Figure 2. Evolutionary analysis of 18S RNA sequences of Babesiafrom a 61-year-old man from western France and reference sequences. Neighbor-joining tree of 1,000 bootstrap pseudoreplicates with Kimura 2-parameter distances of...

We performed our routine PCR tests for B. divergens and B microti, using LightCycler FastStart DNA Master HybProbe (Roche, https://www.roche.fr) (Appendix). Unexpectedly, both PCRs came back negative. We then applied a universal Babesia spp. PCR, targeting a consensus sequence of the internal transcribed spacer 1 gene of the 18S RNA, as previously reported (10) (Appendix). Visual inspection of the agarose gel showed a PCR fragment of ≈480 bp. The PCR product was purified and sequenced on both strands by Eurofins Genomics (https://www.eurofins.com). We identified the consensus sequence (GenBank accession no. MW504968) as Babesia spp. by using BLAST (https://blast.ncbi.nlm.nih.gov/Blast.cgi). We conducted phylogenetic and molecular evolutionary analyses by using MEGA X 10.1.8 (https://www.megasoftware.net) (11). We constructed a phylogenetic tree with corresponding sequences of the Babesia genus obtained from GenBank by using the neighbor-joining method with Kimura 2-parameter distances and using Theileria spp. as the outgroup (Figure 2). Our sequence aligned with the B. crassa complex and specifically with a B. crassa–like sequence from Slovenia (GenBank accession no. MK240324) with 99.11% identity.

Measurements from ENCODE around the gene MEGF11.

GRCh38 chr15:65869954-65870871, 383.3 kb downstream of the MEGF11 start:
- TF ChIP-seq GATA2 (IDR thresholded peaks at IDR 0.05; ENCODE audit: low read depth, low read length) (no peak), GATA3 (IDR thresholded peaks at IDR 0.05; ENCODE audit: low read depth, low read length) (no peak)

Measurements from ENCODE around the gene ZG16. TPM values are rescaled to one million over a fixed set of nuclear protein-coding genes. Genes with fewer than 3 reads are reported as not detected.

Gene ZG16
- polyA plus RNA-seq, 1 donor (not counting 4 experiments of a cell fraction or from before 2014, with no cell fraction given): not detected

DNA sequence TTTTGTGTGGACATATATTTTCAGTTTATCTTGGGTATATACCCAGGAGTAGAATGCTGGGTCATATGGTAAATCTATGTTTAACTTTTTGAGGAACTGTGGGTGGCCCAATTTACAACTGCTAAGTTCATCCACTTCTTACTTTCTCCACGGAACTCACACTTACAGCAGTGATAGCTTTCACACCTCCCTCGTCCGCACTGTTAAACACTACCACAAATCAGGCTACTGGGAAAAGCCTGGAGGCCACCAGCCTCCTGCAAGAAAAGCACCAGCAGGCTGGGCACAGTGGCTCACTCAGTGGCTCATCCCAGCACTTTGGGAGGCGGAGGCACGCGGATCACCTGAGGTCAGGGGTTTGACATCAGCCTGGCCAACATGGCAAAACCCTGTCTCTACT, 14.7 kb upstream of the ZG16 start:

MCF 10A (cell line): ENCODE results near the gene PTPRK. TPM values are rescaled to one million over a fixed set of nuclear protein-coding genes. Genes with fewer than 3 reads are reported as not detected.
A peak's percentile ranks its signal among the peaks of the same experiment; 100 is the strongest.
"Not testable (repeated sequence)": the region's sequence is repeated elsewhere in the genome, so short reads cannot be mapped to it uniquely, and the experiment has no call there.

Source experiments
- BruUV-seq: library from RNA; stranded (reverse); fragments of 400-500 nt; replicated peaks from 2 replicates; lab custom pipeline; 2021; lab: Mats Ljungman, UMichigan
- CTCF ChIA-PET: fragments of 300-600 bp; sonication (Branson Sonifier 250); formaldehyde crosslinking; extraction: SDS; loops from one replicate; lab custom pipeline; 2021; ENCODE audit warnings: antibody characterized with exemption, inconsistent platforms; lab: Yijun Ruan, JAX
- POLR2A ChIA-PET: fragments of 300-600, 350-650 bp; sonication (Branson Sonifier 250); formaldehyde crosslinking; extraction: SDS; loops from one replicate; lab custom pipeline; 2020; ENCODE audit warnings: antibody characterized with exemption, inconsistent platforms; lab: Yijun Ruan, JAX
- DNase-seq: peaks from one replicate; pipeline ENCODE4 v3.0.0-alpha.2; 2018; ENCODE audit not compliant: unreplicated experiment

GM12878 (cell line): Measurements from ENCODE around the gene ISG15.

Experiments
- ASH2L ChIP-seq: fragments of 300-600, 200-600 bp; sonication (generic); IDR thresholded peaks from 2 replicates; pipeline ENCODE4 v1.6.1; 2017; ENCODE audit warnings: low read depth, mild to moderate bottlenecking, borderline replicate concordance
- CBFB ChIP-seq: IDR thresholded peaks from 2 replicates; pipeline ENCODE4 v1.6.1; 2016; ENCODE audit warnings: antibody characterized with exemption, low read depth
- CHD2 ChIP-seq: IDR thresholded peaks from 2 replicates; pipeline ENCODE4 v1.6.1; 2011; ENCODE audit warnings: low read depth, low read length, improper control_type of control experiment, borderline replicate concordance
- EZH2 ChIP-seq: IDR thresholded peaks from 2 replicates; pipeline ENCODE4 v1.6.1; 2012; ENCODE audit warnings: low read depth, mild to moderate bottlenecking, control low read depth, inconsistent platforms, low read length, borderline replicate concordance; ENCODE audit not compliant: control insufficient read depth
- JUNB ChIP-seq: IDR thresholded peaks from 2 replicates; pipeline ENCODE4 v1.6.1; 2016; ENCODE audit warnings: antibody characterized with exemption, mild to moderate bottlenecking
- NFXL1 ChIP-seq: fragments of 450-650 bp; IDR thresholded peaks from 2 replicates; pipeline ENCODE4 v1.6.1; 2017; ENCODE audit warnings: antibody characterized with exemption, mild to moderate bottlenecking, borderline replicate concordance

Conclusions